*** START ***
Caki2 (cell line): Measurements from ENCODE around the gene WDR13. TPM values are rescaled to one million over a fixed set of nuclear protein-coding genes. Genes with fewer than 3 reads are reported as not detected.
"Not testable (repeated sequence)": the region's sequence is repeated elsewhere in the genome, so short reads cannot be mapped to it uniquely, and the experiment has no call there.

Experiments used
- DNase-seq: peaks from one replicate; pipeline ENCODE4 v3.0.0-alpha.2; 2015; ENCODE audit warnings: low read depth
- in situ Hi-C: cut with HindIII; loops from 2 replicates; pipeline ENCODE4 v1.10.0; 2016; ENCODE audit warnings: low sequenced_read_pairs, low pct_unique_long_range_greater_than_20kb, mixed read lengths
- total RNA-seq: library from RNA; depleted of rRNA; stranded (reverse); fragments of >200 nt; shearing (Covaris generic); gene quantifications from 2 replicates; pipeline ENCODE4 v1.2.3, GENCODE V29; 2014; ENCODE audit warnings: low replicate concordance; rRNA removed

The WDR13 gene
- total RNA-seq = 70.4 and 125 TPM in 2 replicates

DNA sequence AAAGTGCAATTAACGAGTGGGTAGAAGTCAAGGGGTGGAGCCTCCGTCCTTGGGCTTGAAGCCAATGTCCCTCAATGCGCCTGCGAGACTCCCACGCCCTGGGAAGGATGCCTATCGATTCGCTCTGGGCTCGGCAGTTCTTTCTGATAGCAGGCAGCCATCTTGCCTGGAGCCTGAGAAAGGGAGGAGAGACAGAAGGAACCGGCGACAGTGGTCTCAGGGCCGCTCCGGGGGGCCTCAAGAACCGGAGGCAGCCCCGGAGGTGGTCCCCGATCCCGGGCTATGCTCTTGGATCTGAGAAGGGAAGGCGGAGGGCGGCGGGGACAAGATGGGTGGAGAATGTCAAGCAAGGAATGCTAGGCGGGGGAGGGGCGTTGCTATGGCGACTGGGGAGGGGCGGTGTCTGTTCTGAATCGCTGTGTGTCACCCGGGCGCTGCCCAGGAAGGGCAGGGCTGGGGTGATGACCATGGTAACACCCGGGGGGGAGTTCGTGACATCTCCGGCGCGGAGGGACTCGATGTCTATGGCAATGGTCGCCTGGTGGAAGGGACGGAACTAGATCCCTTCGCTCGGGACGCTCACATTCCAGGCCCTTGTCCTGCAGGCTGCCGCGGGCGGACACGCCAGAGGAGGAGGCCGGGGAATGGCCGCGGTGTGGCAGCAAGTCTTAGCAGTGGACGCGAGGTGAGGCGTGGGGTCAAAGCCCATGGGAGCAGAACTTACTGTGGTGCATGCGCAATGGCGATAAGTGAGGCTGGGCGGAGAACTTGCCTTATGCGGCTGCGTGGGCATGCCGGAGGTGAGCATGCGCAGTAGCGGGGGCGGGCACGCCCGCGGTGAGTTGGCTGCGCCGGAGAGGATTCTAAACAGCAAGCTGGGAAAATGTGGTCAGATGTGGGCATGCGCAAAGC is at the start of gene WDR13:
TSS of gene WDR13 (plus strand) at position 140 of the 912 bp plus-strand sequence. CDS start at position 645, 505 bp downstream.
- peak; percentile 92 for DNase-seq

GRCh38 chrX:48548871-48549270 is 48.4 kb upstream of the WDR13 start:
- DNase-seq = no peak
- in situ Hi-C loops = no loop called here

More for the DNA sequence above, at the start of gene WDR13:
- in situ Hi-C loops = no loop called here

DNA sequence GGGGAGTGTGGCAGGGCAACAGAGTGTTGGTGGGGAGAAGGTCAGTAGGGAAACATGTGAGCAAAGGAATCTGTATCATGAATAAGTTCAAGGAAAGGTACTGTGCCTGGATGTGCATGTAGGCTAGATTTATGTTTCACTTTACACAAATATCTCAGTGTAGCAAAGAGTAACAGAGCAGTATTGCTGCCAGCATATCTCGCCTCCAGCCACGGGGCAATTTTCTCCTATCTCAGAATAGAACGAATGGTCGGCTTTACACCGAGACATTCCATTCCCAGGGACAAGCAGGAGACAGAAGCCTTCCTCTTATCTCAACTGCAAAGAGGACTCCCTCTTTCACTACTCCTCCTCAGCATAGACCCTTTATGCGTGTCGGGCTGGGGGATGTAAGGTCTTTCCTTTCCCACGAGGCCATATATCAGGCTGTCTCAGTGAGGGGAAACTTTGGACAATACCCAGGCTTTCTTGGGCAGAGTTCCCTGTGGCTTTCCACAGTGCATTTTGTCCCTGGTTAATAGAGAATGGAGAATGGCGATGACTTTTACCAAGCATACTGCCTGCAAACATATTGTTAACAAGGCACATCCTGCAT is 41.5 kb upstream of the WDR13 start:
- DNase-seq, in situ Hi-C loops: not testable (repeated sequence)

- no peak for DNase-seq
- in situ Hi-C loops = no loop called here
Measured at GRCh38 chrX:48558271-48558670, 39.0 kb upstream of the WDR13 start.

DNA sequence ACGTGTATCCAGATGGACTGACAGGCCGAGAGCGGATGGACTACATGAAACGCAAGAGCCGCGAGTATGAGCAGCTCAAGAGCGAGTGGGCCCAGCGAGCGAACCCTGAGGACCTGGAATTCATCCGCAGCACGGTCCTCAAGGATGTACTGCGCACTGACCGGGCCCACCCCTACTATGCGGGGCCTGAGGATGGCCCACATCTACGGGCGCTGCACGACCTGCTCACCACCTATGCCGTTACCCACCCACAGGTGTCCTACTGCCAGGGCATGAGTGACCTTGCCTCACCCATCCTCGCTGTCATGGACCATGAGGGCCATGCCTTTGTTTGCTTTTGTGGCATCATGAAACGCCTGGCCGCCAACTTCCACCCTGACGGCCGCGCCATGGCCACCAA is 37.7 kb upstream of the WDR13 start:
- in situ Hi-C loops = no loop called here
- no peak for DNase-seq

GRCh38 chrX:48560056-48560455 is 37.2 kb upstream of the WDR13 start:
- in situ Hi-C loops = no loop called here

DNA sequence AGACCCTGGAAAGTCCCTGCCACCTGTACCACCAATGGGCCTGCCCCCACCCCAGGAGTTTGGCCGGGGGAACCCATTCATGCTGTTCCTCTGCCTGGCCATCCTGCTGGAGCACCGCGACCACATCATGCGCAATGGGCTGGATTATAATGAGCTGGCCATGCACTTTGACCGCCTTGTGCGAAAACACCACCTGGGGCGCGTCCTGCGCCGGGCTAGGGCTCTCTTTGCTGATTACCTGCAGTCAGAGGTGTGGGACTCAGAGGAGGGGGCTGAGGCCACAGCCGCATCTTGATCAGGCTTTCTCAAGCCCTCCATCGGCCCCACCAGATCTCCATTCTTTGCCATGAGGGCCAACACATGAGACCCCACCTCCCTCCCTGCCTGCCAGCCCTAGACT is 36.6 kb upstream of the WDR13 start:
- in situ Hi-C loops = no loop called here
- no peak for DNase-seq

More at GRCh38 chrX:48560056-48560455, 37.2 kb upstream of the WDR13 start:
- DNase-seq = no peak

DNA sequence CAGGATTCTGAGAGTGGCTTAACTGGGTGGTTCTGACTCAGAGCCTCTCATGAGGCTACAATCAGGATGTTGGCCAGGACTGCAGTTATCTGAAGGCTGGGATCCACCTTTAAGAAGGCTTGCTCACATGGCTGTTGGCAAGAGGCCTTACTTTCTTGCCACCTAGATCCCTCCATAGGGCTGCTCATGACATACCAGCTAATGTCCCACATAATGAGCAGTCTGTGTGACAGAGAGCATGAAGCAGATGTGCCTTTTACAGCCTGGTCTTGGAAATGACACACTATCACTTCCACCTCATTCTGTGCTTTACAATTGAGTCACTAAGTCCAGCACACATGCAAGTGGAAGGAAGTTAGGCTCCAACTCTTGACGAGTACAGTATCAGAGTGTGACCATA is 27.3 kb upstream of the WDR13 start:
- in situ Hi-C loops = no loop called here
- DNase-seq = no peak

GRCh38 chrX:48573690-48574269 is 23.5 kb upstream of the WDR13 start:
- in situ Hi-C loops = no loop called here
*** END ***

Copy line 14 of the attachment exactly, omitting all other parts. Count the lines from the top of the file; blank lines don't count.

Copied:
- in situ Hi-C loops = no loop called here